“No one on this Earth will ever know the secret of Power X!”
In post-Civil War America, ambitious munitions manufacturer Victor Barbicane (Joseph Cotten) develops a source of power strong enough to propel a rocket. He enlists the help of rival scientist Stuyvesant Nicholls (George Sanders) in building a rocket to the moon — but Nicholls believes Barbicane’s intentions are ultimately evil, and sabotages their trip.
Widely acknowledged as one of the least inspired Jules Verne adaptations to come out of 1950s Hollywood, From the Earth to the Moon (directed by special effects guru Byron Haskin, though his talents are wasted) is disappointing from start to finish. Screenwriters Robert Blees and James Leicester deviate substantially from the source material: in Verne’s story, Barbicane and Nicholls are friendly academic rivals who spend most of their trip politely arguing over engineering issues; in the film, this rivalry is beefed up to catastrophic proportions simply to add drama to the narrative. (Naturally, a romance — involving an impossibly made-up Debra Paget — is included as well.) Making matters worse, the science is both sloppily handled and inconsistent: for instance, an elaborate, presumably essential centrifugal spinner is used during take-off to “counterbalance gravity”, yet stowaway Paget emerges perfectly fine from the limp space suit she’s hidden out in. Don’t bother seeking this one out.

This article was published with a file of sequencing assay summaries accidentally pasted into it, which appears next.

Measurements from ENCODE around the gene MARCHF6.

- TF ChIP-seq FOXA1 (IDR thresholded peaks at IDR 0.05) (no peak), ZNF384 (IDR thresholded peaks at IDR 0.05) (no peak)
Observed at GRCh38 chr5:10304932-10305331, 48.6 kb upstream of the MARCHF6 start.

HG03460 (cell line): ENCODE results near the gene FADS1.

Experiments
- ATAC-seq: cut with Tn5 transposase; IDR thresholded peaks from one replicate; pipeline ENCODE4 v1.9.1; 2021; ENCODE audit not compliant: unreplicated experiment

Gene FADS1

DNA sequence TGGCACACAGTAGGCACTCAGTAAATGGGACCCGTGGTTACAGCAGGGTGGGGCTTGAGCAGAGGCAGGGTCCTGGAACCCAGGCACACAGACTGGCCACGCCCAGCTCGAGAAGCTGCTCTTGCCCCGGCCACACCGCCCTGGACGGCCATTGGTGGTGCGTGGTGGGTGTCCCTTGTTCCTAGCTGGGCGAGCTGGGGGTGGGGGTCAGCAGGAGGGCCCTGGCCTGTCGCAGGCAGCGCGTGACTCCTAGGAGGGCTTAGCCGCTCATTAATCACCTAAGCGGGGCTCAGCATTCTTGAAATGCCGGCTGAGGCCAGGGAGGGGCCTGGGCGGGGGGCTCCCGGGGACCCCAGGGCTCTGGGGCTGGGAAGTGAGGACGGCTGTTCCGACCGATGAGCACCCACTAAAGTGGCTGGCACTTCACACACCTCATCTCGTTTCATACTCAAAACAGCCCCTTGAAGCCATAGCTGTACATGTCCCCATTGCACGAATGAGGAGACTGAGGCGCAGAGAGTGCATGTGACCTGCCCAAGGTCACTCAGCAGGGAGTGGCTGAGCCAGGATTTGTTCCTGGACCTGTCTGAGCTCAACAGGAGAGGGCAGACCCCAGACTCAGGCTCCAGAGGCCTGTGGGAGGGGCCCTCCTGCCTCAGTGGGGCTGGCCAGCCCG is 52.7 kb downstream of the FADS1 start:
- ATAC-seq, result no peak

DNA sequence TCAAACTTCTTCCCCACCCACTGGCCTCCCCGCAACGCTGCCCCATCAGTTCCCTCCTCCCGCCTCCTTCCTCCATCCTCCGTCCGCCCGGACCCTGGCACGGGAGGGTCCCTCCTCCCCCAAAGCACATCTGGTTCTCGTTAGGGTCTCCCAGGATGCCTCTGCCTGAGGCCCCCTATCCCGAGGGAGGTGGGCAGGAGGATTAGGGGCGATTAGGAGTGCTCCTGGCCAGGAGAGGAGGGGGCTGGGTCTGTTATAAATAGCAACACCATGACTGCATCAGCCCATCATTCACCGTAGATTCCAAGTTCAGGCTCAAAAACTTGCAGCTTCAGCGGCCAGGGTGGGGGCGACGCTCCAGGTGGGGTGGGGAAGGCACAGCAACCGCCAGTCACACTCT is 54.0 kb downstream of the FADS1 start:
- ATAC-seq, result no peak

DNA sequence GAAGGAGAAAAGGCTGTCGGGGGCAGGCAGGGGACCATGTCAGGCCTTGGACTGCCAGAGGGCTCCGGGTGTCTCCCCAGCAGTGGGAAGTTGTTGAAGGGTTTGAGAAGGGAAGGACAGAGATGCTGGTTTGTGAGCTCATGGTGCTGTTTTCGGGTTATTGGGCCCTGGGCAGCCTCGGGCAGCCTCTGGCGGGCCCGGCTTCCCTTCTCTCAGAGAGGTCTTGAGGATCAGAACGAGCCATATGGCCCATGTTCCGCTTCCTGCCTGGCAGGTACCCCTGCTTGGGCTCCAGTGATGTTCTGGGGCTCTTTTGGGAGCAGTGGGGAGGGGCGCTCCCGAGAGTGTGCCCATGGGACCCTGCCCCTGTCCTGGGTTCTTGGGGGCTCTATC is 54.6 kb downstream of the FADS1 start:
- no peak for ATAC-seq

Redeeming Qualities and Moments:
- Joseph Cotten as Victor Barbicane
No; this one is only for die-hard Jules Verne fans — and even they will likely be disappointed.